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Near-final version of budget bill dents Medicare cuts, extends telehealth flex

In what looks to be the last iteration of Congress’ year-end appropriations bill for 2023, the daunting 4.5% conversion factor cut to Medicare providers’ reimbursement has been slightly eased with a 2.5% increase to 2023 rates and a 1.25% increase to 2024 rates – trimming but not totally erasing the drop to about 2% for CY 2023.

The anticipated 4% PAYGO cut, which is meant to apply to all federal programs annually, would be pushed back a year. The 2% sequester cut would remain in place. 
In a statement, the AMA says it’s “extremely disappointed and dismayed that Congress failed to prevent Medicare cuts next year, threatening the financial viability of physician practices and endangering access to care for Medicare beneficiaries.” They call again for a permanent solution that would tie reimbursement rates to inflation.  Anders Gilberg, senior vice president, government affairs for the Medical Group Management Association (MGMA) agrees that “medical practices are in no way immune to the impact of the broader economy, and have been suffering from significant staffing shortages, wage inflation, and drastic cost increases across the board,” and MGMA is "deeply dismayed," according to a statement released today.
While some advocates hold out hope for late alterations, Claire Ernst, director of government affairs with MGMA in Washington, D.C., has been tracking the bill's progress closely and, having seen several false alarms, says “I don't expect any big changes coming, with the amount of time they have left before their recess to get it together.”
Telehealth safe through 2024 
Medicare telehealth flexibilities – currently set to persist until 151 days after whenever the public health emergency (PHE) is declared to be over – are extended through Dec. 31, 2024, presumably to be reconsidered by Congress at the end of that year. 
In a joint statement the American Telemedicine Association (ATA) and its affiliated trade organization ATA Action “express their gratitude to the U.S. Congress for unveiling a bipartisan, bicameral omnibus appropriations bill that includes a two-year extension for Medicare telehealth provisions put in place during the COVID-19 public health emergency (PHE).”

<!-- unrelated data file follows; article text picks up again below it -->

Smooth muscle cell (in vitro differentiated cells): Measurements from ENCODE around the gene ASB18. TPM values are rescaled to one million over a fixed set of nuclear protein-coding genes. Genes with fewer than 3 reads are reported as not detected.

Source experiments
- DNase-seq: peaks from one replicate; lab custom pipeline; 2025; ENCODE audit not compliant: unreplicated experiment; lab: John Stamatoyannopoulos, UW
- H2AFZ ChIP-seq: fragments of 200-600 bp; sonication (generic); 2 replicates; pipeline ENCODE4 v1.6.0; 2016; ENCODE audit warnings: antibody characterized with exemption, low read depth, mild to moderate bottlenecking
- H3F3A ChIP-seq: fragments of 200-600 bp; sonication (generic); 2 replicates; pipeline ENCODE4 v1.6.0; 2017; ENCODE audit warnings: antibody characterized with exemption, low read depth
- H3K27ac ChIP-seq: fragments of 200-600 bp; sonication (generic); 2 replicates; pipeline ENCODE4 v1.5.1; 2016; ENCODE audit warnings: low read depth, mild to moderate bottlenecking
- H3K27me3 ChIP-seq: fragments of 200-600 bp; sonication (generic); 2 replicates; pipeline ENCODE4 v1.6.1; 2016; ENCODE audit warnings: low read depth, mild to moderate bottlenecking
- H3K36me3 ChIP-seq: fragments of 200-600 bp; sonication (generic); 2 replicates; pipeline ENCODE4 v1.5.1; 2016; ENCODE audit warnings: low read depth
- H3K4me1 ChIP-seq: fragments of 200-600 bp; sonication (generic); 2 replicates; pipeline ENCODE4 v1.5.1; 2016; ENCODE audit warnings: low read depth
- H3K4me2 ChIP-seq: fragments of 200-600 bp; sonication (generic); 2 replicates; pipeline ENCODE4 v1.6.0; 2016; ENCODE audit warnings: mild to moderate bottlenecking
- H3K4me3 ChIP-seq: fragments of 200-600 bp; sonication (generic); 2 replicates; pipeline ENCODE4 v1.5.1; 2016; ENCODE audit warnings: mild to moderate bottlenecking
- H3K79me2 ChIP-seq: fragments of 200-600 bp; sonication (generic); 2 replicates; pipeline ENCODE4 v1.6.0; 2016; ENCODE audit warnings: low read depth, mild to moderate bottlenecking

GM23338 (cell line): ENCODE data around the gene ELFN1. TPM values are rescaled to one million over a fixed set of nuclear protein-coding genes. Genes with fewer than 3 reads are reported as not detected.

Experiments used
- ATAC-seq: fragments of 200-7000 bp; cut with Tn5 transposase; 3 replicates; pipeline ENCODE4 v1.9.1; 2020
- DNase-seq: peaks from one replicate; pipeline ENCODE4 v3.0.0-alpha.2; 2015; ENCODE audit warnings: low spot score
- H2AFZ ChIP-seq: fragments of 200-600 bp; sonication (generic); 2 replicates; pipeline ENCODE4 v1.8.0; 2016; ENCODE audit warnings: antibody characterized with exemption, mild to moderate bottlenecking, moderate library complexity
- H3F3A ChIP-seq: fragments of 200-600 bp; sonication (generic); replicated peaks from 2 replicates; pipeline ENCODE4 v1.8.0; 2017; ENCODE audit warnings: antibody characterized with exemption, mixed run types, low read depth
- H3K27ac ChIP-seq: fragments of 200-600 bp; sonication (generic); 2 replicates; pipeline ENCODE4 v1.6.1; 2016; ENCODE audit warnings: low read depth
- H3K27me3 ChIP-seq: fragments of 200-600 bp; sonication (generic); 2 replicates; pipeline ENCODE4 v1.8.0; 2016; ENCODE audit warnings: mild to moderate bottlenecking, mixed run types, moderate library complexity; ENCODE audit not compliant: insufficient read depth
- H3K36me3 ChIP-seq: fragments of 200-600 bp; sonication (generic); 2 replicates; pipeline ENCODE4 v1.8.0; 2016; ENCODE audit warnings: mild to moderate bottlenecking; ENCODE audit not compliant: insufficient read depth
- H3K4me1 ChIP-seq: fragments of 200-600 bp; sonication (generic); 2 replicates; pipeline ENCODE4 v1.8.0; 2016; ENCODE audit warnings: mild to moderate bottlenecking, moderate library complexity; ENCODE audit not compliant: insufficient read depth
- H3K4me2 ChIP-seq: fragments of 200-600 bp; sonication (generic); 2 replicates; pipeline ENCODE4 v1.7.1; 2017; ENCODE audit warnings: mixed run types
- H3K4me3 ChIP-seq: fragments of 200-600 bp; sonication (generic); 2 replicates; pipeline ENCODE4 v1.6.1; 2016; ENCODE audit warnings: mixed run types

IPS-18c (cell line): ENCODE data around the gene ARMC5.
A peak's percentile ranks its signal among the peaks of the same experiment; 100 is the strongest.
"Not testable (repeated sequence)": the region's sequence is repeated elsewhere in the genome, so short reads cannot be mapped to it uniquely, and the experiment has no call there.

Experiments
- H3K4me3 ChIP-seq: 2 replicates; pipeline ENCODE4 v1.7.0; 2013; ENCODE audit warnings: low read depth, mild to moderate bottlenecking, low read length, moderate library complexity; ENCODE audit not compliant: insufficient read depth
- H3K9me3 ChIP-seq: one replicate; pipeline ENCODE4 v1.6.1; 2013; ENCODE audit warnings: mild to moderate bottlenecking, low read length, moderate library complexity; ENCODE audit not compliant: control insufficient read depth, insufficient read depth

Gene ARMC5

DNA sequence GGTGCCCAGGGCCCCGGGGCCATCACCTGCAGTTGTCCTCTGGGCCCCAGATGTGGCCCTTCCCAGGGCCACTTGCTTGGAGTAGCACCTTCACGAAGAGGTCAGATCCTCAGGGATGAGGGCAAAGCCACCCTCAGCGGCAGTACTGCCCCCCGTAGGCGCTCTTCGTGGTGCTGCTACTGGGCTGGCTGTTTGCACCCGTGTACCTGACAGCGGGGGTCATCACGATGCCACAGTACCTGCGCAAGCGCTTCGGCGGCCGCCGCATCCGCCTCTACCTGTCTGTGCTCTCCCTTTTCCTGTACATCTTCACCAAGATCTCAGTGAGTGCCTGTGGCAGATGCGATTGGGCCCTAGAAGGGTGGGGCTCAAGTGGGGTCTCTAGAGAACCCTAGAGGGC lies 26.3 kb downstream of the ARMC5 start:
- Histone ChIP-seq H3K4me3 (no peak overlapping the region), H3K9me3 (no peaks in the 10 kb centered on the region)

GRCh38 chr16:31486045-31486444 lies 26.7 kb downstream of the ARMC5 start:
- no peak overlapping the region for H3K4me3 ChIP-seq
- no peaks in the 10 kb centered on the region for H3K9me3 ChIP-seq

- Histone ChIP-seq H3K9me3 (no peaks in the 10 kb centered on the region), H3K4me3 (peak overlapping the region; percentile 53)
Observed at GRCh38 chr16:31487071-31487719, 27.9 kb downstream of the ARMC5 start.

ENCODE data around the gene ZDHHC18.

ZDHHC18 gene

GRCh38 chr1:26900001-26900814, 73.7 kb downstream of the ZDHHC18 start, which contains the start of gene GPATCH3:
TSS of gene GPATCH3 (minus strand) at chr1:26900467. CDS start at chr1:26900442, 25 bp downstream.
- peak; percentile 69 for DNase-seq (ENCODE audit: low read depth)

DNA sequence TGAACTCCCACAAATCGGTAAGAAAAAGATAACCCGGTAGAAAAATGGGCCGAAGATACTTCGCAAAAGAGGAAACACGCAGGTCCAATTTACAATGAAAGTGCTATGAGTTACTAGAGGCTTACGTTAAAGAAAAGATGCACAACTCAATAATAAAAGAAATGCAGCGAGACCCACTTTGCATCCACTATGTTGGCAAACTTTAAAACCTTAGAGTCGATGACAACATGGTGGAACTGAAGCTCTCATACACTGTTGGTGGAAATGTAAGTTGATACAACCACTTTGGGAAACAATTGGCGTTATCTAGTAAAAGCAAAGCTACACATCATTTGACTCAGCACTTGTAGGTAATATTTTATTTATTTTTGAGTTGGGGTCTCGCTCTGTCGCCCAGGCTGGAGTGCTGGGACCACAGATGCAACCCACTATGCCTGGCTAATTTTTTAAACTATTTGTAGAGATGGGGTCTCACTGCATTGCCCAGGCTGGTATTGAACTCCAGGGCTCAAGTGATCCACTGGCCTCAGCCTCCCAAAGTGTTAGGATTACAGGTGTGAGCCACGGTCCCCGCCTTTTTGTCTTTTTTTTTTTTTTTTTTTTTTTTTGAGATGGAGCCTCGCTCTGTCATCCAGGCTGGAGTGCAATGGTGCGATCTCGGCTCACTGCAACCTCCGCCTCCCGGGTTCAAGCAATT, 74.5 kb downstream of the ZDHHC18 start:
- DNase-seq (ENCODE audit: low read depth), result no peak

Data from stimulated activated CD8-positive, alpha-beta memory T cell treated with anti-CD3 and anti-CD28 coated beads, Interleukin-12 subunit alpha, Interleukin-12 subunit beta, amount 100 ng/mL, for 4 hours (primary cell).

APM gap closed 
A gap that Advanced Alternative Payment Models (APM) were facing in the Quality Payment Program (QPP) in 2023 has been largely relieved. The program was designed in law to change its bonus structure for APMs that meet performance targets from the current 5% annual bonus in 2022 and move to a bonus based on a differential payment update in 2024.  
But the law made no allowance for 2023, meaning without congressional action advanced APMs would get nothing for that year. The new bill guarantees 3.5% incentive payments through 2025. The National Association of Accountable Care Associations (NAACOS) welcomes the change: “While this is not the full 5% that providers have been receiving and NAACOS asked for,” the organization said in a statement, “it does maintain some incentive to keep the momentum while Congress works on a long-term solution to encouraging adoption of alternative payment models.” 
The bill also: 
  • Delays by one year pending payment reductions and data reporting periods for the Clinical Laboratory Fee Schedule mandated by the Protecting Access to Medicare Act (PAMA).  
  • Makes statutory Medicare reimbursement for services provided by marriage and family therapists and licensed professional counselors, which was included in the most recent Medicare physician fee schedule, starting in 2024; whereas the fee schedule permitted these providers’ services to be covered under general supervision rules, the bill would set their reimbursement at “80% of the lesser of the actual charge for the services or 75% of the amount determined for payment of a psychologist” under the Medicare fee schedule. 
  • Establishes and funds new health outreaches, including a Task Force on Maternal Mental Health “for purposes of identifying, evaluating, and making recommendations to coordinate and improve Federal activities related to addressing maternal mental health conditions”; a “public education campaign to raise public awareness of synthetic opioids (including fentanyl and its analogues) and emerging drug use and misuse issues, as appropriate”; and “education and outreach on the use of peer support specialists and other auxiliary personnel in furnishing of psychotherapy for crisis services and behavioral health integration services.” 
Watch Part B News for further coverage of congressional appropriations that affect Medicare rules and reimbursement.
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